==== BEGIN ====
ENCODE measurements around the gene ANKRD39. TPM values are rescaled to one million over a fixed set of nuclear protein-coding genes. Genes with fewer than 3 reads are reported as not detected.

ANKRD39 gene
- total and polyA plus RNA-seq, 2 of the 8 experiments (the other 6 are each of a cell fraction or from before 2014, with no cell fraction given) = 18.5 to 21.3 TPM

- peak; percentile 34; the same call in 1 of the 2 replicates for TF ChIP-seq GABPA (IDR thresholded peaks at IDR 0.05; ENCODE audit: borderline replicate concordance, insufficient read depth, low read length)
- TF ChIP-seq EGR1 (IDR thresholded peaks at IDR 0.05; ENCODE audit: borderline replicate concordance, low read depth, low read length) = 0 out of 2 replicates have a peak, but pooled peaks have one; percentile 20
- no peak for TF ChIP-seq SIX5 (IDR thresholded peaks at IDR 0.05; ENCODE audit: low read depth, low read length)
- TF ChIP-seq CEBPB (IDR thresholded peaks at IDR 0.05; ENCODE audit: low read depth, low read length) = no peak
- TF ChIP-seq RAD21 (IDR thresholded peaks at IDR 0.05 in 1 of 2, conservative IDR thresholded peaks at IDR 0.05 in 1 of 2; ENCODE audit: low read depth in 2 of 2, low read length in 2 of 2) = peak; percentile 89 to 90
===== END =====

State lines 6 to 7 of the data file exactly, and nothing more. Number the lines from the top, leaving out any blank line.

- no peak for TF ChIP-seq SIX5 (IDR thresholded peaks at IDR 0.05; ENCODE audit: low read depth, low read length)
- TF ChIP-seq CEBPB (IDR thresholded peaks at IDR 0.05; ENCODE audit: low read depth, low read length) = no peak